Monday, February 23, 2015

2015 NFL Draft #25 - Melvin Gordon, RB, Wisconsin

I have never been a scout or a NFL General Manager, but I am willing to watch a ton of football. By watching about 200 snaps of each prospect, we can really get a feel for a player and then know what we are talking about a bit better. It is no exact science, but the NFL hasn't quite figured out drafting either, so we are going to do the best we can.
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Melvin Gordon, RB , Wisconsin - 6'1, 215 - R.S. Junior
If you are the type of person to follow me on twitter - @sportssturm - then, you know that I have already said plenty about Melvin Gordon last fall.  In fact, there were several times this year that I have tweeted something like this:
So, in the interest of full disclosure, I did enter this study having already watched him play pretty much every snap of 2014 and already being sold on the idea that he is the perfect system fit for the Dallas Cowboys at approximately the #27 pick in the 1st round.  He played in an offense that wanted to run the ball first and foremost (like Dallas), employed a ton of zone blocking (like Dallas), ran so much 12 personnel (like Dallas), and needed a runner who understood what Bill Callahan teaches about planting that foot and being decisive and hitting the hole without hesitation.  Honestly, the ties between the Wisconsin running game and what the Cowboys have evolved into recently are uncanny, and Callahan is the tie that binds them. The difference is that Wisconsin had horrendous QB play during his time in Madison and therefore he never was able to run against a light box or demonstrate his skills in pass protection or catching passes.  And that is what he is going to have to answer for this spring in the run-up to the draft.  For his study, I reviewed his games against LSU, Nebraska, Ohio State, and Auburn.
What I liked:  The video I posted above is to show his greatest trait.  On this play against LSU Gordon shows the turbo boost that is not human.  He does this routinely and it is that home run ability where he can simply out-run your defenders that makes him a 1st round talent.  He is not simply an outside runner, but with that threat, it stretches a defense to over-commit to those angles, which, of course, allow for wider lanes inside.  He is a workhorse, but never loses his explosiveness and decisiveness.  He finishes his runs with great conviction.  He runs low and is able to take on players at his size and always get forward.  He had 631 college carries with an absurd 7.8 yards per attempt which is the best combination of workload and production that we have seen in the college game in the last 20 years.  To be able to accomplish that without the aid of a respectable passing game over his 3 years at Wisconsin should only add to his ledger.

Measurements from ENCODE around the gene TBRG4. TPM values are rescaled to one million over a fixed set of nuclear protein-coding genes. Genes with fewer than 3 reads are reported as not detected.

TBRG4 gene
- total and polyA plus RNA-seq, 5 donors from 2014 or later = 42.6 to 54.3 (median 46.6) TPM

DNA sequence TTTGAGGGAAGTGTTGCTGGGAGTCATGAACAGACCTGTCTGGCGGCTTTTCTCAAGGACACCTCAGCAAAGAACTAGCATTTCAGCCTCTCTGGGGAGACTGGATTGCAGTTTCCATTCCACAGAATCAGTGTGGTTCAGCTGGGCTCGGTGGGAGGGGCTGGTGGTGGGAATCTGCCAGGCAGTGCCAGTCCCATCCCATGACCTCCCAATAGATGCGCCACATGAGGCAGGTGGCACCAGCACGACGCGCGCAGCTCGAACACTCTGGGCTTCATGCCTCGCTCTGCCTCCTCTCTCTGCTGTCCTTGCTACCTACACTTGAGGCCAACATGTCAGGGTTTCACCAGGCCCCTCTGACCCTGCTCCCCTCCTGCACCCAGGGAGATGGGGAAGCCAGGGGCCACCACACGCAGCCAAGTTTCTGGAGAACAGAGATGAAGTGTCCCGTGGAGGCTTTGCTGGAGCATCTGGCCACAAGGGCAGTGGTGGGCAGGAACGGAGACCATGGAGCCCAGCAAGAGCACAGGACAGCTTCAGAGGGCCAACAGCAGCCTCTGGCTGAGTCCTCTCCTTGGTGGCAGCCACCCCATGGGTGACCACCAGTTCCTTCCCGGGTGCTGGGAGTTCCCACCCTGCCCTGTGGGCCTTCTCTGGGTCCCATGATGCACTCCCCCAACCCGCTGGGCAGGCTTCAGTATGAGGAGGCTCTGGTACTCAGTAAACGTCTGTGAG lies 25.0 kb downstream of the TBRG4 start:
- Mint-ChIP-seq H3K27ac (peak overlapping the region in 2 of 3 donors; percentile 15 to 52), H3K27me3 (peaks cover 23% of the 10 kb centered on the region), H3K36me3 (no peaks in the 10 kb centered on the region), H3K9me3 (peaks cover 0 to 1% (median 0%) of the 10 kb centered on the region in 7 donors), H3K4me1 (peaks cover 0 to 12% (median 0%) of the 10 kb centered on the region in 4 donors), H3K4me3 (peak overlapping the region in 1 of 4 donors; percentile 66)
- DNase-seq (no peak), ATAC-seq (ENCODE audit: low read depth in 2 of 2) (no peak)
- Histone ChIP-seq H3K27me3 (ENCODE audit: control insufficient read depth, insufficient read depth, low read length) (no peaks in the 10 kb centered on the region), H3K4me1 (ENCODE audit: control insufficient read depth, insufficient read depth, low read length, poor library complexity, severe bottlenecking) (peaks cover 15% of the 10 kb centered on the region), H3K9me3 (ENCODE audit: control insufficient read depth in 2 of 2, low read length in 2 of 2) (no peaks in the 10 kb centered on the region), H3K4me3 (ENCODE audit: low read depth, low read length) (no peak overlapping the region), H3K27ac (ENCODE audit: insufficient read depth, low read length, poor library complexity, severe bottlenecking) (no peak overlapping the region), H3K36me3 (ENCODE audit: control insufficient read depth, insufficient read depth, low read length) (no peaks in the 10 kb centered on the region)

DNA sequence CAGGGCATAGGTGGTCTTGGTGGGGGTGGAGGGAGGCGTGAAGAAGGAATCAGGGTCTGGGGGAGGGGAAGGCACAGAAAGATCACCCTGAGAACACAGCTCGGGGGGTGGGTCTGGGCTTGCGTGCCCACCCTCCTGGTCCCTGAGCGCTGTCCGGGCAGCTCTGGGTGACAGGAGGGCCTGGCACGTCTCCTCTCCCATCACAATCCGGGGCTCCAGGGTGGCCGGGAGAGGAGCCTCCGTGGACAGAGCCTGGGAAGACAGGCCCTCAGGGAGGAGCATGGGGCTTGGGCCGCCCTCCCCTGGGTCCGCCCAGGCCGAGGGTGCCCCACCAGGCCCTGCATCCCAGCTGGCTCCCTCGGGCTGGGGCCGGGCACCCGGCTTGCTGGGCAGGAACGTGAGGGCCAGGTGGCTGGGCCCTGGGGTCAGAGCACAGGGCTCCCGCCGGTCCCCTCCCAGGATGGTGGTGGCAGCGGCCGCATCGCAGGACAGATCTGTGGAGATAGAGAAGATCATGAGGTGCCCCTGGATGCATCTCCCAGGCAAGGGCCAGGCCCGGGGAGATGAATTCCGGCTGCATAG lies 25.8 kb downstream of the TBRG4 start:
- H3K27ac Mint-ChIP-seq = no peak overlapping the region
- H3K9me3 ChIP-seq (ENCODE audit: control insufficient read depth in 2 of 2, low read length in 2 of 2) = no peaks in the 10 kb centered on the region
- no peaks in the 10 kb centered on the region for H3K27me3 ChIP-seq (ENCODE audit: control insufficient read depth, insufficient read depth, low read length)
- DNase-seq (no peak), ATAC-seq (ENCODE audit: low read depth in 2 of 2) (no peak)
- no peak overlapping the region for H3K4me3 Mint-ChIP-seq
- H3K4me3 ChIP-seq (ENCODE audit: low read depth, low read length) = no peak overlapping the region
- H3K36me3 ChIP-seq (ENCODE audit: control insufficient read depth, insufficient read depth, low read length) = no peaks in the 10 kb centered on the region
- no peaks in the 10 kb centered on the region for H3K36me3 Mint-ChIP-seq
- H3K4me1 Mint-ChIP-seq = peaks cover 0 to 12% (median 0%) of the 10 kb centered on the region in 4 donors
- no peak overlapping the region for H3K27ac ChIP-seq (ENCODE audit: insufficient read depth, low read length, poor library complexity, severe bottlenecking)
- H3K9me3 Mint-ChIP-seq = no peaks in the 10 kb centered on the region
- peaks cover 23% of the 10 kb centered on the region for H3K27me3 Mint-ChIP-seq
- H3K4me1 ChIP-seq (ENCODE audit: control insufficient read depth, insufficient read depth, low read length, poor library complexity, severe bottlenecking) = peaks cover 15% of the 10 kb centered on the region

What I did not like:  The questions about Gordon are many due to his unique college career.  First, he is smaller than Gurley, and therefore not as appealing - yet his dimensions are really similar to DeMarco Murray.  Second, also like Murray, he fumbled in 2014 at a disconcerting rate.  It wasn't a promise that it will always be an issue, but with the gigantic workload, one must ask if his ball security drops.  Third, he has 22 receptions in college and that is a major issue at the NFL level.  I think it is mitigated because he operated in an offense where that was not ever an option they explored, but it at least has to be asked if he can adapt.  And Fourth, also because of his style of offense, is he able to pick up the blitz?  In the games I studied, he was willing, but that may never be his specialty.
Summary:  The question that everyone wants to know is whether he rates higher or lower than Todd Gurley.  I would argue that due to the uncommon size and speed combo of Gurley, I would lean in that direction if all things were equal.  But an ACL injury to Gurley is nothing to ignore, and that might push some teams to Gordon.  I think that for a team like the Cowboys he fits like a hand in a glove because he is ready to plug and play and also has been running these plays for years.  He is a home-run hitter who may not have all of the boxes checked on the checklist, but he is absolutely a top RB quality about him.  There is no question that people are leery of Wisconsin running backs, but this guy should not be compared to Ron Dayne or Montee Ball.  He is a legitimate stud and a clear 1st round talent.

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